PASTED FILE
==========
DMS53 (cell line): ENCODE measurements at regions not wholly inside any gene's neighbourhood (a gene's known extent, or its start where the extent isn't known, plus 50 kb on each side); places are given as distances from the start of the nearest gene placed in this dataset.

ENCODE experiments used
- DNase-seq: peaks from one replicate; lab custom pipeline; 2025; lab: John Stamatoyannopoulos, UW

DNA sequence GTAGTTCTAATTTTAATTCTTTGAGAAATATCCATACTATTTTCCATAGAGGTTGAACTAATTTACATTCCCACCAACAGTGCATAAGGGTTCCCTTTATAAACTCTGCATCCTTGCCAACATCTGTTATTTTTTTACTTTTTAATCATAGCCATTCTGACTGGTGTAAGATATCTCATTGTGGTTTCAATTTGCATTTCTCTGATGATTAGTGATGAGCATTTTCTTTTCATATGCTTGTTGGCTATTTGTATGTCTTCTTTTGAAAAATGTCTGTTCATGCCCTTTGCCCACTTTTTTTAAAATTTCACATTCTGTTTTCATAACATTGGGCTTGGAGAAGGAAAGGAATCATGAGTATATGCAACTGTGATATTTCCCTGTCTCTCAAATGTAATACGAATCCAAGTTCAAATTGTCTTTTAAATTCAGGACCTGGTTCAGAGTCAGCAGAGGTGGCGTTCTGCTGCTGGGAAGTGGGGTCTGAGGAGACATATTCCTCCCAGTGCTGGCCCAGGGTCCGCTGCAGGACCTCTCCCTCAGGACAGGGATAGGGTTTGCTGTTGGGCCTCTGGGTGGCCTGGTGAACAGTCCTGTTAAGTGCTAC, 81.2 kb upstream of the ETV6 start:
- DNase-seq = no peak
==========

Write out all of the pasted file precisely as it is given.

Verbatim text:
DMS53 (cell line): ENCODE measurements at regions not wholly inside any gene's neighbourhood (a gene's known extent, or its start where the extent isn't known, plus 50 kb on each side); places are given as distances from the start of the nearest gene placed in this dataset.

ENCODE experiments used
- DNase-seq: peaks from one replicate; lab custom pipeline; 2025; lab: John Stamatoyannopoulos, UW

DNA sequence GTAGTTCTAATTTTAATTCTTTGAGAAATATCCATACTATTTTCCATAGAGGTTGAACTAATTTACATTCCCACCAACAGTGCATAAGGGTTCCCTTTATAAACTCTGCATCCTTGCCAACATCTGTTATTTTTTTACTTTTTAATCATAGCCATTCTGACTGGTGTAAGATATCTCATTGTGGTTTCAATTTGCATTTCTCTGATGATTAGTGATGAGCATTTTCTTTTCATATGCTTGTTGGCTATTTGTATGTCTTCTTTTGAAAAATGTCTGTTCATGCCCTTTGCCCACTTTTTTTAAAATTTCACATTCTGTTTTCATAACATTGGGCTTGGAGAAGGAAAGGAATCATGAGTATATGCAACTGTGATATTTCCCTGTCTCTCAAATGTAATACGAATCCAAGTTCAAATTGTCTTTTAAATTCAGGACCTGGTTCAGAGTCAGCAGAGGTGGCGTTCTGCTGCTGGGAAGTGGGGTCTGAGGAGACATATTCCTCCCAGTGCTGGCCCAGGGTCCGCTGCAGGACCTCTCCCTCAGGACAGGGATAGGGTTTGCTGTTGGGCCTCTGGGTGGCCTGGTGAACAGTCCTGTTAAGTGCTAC, 81.2 kb upstream of the ETV6 start:
- DNase-seq = no peak